The premium base for cargo underwriting grew from 2019 to 2020, but market uncertainty continued, according to the latest IUMI stats report. Loss ratios improved in 2019/20 and have returned the sector to a technical break-even for the first time in many years.
The international marine insurance association noted that In 2020 the cargo market reported a global premium base of $17.2bn, up 5.9% year on year.
China maintained its strong growth path. Other regions performed moderately well, with the exception of Brazil and India.
IUMI noted that exchange rate volatility had a greater effect on globally assessed cargo premiums because policies were more likely to be written in local currencies than was the case with hull or liability.
IUMI noted that the potential income in the cargo market tended to follow trends in world trade, and economic activity had bounced back since the pandemic began in a stronger manner than had been anticipated.
Predictions from the International Monetary Fund were positive for the coming period which IUMI said was a strong indicator for a continuing upwards trend of the overall cargo premium income. However, it warned that frailties in global supply chains, exposed by the pandemic, were likely to result in a re-organization and, perhaps, bring manufacturing bases closer to consumers. Other issues that were impacting cargo were port delays due to a shortage of manpower (including in warehousing and trucking) and the current spate of containership blank sailings from the US to Asia.
All of this would impact the cargo sector, IUMI warned.
In the past decade large event claims caused by weather and navigational events had contributed to supress technical profitability. The low claims impact in 2020 helped improve the profitability of cargo underwriting in 2019 and 2020.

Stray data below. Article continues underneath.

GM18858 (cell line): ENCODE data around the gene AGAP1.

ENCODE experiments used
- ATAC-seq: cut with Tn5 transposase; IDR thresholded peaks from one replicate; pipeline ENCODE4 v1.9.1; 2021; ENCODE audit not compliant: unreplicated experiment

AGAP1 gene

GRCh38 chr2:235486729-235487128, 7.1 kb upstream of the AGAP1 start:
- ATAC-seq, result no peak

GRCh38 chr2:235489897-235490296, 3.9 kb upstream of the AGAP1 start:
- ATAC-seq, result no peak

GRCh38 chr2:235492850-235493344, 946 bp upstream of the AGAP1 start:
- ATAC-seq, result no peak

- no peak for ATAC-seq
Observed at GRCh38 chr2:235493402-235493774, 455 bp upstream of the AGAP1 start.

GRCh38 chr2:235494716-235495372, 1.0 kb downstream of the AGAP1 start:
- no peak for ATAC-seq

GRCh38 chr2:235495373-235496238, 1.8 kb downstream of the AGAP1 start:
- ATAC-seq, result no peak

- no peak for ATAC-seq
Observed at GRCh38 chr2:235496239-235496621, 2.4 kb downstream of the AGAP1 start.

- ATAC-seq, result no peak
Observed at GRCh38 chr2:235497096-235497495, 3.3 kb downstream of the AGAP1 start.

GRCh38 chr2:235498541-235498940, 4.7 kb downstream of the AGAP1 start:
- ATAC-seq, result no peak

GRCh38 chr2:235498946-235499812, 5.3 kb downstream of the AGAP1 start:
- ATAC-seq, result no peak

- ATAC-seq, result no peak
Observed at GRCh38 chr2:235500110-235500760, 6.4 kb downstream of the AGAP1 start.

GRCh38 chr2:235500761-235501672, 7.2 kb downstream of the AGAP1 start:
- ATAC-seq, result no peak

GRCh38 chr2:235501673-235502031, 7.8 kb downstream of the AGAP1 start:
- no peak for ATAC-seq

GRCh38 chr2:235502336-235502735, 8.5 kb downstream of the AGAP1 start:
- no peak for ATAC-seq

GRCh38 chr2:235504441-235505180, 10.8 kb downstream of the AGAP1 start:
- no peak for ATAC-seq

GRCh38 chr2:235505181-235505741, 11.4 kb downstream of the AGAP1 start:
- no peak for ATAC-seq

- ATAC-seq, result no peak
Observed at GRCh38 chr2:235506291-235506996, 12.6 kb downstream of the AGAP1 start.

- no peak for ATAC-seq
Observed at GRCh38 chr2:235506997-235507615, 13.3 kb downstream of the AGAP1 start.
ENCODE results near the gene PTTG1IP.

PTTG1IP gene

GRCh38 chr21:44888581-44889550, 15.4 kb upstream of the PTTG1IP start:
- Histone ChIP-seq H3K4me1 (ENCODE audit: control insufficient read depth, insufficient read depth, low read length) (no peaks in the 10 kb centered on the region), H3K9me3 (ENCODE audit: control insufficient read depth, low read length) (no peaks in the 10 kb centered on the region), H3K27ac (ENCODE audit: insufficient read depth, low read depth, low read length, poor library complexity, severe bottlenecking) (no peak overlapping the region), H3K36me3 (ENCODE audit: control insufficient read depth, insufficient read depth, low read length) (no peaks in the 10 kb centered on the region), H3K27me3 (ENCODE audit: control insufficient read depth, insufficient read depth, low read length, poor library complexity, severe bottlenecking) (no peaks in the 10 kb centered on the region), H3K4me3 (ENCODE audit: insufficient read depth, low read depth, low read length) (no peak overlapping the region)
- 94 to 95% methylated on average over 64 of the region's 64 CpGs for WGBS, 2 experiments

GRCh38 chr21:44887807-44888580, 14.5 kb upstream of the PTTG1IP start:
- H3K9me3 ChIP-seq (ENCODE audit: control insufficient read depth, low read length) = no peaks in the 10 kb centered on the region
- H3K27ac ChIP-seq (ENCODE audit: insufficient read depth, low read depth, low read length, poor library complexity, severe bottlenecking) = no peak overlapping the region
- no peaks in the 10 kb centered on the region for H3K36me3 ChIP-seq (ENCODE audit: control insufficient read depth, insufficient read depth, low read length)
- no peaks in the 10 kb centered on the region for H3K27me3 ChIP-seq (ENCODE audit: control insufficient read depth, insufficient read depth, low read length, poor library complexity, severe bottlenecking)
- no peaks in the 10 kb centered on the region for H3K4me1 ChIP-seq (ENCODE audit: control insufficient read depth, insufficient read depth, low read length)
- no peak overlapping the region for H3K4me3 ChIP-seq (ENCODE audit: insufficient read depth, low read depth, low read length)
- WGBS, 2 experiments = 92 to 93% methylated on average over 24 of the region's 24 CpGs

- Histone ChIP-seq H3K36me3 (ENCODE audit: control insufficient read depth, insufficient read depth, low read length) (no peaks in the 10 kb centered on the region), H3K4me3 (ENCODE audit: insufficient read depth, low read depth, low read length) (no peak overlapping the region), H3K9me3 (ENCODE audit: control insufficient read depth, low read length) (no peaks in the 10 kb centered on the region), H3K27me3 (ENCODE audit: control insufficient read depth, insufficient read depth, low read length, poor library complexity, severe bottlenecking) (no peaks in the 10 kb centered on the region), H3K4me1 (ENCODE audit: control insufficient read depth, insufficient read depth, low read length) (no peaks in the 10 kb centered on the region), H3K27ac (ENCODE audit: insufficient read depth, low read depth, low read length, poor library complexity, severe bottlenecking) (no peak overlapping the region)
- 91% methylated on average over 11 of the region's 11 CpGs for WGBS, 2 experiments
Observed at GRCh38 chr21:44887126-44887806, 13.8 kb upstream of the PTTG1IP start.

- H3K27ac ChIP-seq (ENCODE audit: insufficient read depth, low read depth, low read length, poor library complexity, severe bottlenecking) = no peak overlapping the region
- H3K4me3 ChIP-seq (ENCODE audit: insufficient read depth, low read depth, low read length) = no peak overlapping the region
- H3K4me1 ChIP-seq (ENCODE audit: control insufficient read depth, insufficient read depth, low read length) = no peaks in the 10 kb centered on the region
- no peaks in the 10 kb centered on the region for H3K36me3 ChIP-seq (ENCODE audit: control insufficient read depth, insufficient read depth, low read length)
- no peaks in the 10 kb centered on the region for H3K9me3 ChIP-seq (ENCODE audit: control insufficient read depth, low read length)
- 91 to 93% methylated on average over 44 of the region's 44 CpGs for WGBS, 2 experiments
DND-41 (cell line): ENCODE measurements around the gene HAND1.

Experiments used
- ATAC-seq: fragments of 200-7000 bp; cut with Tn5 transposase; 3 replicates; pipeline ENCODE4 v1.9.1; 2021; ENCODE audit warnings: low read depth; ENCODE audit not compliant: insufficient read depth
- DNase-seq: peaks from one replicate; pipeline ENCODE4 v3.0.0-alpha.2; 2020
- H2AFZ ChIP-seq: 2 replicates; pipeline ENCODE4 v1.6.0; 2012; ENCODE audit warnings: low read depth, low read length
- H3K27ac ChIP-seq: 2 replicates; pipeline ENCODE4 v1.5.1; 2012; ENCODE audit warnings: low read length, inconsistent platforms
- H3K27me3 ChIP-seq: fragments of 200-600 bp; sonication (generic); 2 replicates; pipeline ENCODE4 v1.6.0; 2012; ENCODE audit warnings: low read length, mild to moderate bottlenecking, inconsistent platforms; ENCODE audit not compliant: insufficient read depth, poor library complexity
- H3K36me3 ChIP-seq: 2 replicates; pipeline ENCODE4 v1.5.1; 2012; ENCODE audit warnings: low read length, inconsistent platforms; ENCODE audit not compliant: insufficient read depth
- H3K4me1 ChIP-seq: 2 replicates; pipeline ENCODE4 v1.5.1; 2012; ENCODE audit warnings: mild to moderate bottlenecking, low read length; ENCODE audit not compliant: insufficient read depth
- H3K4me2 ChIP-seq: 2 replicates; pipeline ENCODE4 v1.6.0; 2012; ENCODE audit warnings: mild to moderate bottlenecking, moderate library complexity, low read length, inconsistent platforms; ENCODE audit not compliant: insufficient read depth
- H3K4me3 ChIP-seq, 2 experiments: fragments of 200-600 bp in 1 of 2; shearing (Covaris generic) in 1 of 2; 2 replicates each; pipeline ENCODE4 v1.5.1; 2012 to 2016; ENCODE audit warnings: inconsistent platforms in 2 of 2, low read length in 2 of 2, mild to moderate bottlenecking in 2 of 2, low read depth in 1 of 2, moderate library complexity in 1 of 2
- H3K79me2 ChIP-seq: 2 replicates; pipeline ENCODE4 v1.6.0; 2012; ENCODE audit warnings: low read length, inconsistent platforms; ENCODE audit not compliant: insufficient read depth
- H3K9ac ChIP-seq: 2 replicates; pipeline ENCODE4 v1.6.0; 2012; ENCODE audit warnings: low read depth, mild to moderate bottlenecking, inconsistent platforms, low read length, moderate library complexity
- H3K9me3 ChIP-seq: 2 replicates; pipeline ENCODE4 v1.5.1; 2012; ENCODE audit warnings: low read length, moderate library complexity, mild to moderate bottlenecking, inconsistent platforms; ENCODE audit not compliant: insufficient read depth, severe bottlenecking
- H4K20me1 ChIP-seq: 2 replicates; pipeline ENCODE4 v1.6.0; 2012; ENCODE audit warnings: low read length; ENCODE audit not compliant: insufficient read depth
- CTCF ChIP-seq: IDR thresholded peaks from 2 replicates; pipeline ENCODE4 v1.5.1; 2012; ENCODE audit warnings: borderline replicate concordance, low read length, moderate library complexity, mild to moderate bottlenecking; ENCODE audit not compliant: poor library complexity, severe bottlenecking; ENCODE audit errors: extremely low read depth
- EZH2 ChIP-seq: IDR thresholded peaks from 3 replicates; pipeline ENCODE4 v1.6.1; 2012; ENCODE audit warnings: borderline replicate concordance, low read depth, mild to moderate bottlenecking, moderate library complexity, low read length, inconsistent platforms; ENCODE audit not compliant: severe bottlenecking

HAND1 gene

However, 2021 was looking less optimistic as it appeared that the frequency and severity of claims once again was increasing. This was particularly due to an increase in severe nat cat events.
The trend for storing large amounts of cargo at single sites or on single vessels exposed high values to nat cat or man-made events and thus increased the potential for new record claims, IUMI warned, stating that “from that perspective, there is an urgent need for marine insurers to control their portfolio exposure with regard to such potential event losses”.
There had been no let-up in the number containership fires. Noted IUMI, returning to one of its strongest areas of campaigning in the past few years.
The latest analysis (as of June 2021) by the Nordic Association of Marine Insurers (Cefor) showed that the frequency of fires on container vessels had not declined, even though overall claims frequency had.
Cefor noted that this was particularly true for large container vessels, which were more prone to fires because of the higher the number of containers on board and the greater probability that at least some of the containers might contain cargo which might self-ignite. There were many challenges inherent in fighting a fire on such a large vessel at sea and IUMI said that this would impact seafarers, the environment.